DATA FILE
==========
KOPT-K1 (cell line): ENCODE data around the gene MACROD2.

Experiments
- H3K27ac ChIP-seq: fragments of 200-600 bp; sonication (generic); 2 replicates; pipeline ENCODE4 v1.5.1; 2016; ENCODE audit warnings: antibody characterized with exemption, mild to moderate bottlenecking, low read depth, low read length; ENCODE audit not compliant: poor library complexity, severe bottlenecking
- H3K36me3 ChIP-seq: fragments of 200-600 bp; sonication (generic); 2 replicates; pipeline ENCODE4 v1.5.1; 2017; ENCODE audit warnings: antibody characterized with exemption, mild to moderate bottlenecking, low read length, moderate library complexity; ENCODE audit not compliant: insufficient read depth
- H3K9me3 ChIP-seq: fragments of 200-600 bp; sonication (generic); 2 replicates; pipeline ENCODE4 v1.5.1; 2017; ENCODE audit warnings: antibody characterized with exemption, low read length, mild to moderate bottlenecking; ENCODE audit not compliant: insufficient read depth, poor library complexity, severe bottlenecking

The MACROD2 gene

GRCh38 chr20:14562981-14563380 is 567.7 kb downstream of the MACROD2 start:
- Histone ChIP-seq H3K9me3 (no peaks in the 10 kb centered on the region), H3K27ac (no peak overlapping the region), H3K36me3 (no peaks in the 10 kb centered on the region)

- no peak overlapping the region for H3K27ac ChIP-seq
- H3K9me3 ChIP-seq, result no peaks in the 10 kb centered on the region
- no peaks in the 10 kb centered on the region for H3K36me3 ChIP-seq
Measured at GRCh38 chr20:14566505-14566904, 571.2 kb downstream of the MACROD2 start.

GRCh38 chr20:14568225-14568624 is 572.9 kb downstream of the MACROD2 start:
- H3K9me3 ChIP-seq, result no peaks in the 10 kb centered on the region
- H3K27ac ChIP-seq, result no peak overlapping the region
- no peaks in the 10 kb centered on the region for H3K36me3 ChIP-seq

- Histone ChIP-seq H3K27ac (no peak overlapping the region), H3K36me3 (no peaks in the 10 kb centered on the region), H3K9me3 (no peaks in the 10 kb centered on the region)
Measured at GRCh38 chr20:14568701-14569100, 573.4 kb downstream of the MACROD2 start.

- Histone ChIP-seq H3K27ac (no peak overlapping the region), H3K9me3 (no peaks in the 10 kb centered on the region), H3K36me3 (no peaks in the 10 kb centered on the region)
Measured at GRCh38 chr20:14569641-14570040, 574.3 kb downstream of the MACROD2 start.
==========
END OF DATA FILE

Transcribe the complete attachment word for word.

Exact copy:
KOPT-K1 (cell line): ENCODE data around the gene MACROD2.

Experiments
- H3K27ac ChIP-seq: fragments of 200-600 bp; sonication (generic); 2 replicates; pipeline ENCODE4 v1.5.1; 2016; ENCODE audit warnings: antibody characterized with exemption, mild to moderate bottlenecking, low read depth, low read length; ENCODE audit not compliant: poor library complexity, severe bottlenecking
- H3K36me3 ChIP-seq: fragments of 200-600 bp; sonication (generic); 2 replicates; pipeline ENCODE4 v1.5.1; 2017; ENCODE audit warnings: antibody characterized with exemption, mild to moderate bottlenecking, low read length, moderate library complexity; ENCODE audit not compliant: insufficient read depth
- H3K9me3 ChIP-seq: fragments of 200-600 bp; sonication (generic); 2 replicates; pipeline ENCODE4 v1.5.1; 2017; ENCODE audit warnings: antibody characterized with exemption, low read length, mild to moderate bottlenecking; ENCODE audit not compliant: insufficient read depth, poor library complexity, severe bottlenecking

The MACROD2 gene

GRCh38 chr20:14562981-14563380 is 567.7 kb downstream of the MACROD2 start:
- Histone ChIP-seq H3K9me3 (no peaks in the 10 kb centered on the region), H3K27ac (no peak overlapping the region), H3K36me3 (no peaks in the 10 kb centered on the region)

- no peak overlapping the region for H3K27ac ChIP-seq
- H3K9me3 ChIP-seq, result no peaks in the 10 kb centered on the region
- no peaks in the 10 kb centered on the region for H3K36me3 ChIP-seq
Measured at GRCh38 chr20:14566505-14566904, 571.2 kb downstream of the MACROD2 start.

GRCh38 chr20:14568225-14568624 is 572.9 kb downstream of the MACROD2 start:
- H3K9me3 ChIP-seq, result no peaks in the 10 kb centered on the region
- H3K27ac ChIP-seq, result no peak overlapping the region
- no peaks in the 10 kb centered on the region for H3K36me3 ChIP-seq

- Histone ChIP-seq H3K27ac (no peak overlapping the region), H3K36me3 (no peaks in the 10 kb centered on the region), H3K9me3 (no peaks in the 10 kb centered on the region)
Measured at GRCh38 chr20:14568701-14569100, 573.4 kb downstream of the MACROD2 start.

- Histone ChIP-seq H3K27ac (no peak overlapping the region), H3K9me3 (no peaks in the 10 kb centered on the region), H3K36me3 (no peaks in the 10 kb centered on the region)
Measured at GRCh38 chr20:14569641-14570040, 574.3 kb downstream of the MACROD2 start.